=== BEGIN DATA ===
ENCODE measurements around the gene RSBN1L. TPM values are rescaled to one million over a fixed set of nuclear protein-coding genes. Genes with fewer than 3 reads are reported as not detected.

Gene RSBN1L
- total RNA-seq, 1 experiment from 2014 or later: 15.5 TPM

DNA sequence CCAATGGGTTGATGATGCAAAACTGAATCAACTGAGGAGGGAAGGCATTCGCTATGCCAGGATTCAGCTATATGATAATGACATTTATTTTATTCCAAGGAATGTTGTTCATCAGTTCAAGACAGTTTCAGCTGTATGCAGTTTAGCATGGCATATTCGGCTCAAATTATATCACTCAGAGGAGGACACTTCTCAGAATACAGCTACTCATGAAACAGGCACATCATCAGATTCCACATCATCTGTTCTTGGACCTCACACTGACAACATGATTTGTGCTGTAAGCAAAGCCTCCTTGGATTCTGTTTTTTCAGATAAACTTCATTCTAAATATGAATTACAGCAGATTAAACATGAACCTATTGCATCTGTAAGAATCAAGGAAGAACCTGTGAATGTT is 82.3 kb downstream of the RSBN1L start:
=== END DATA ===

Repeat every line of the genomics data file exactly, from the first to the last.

ENCODE measurements around the gene RSBN1L. TPM values are rescaled to one million over a fixed set of nuclear protein-coding genes. Genes with fewer than 3 reads are reported as not detected.

Gene RSBN1L
- total RNA-seq, 1 experiment from 2014 or later: 15.5 TPM

DNA sequence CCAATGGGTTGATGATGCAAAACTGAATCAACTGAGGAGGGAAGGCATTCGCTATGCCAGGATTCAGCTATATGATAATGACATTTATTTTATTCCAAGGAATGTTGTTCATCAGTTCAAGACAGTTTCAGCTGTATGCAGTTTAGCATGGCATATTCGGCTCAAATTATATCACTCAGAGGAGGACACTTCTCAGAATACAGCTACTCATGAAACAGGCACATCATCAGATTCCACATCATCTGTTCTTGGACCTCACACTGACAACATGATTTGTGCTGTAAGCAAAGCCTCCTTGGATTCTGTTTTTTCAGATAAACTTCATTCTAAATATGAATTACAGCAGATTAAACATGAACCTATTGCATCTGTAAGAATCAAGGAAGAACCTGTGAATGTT is 82.3 kb downstream of the RSBN1L start: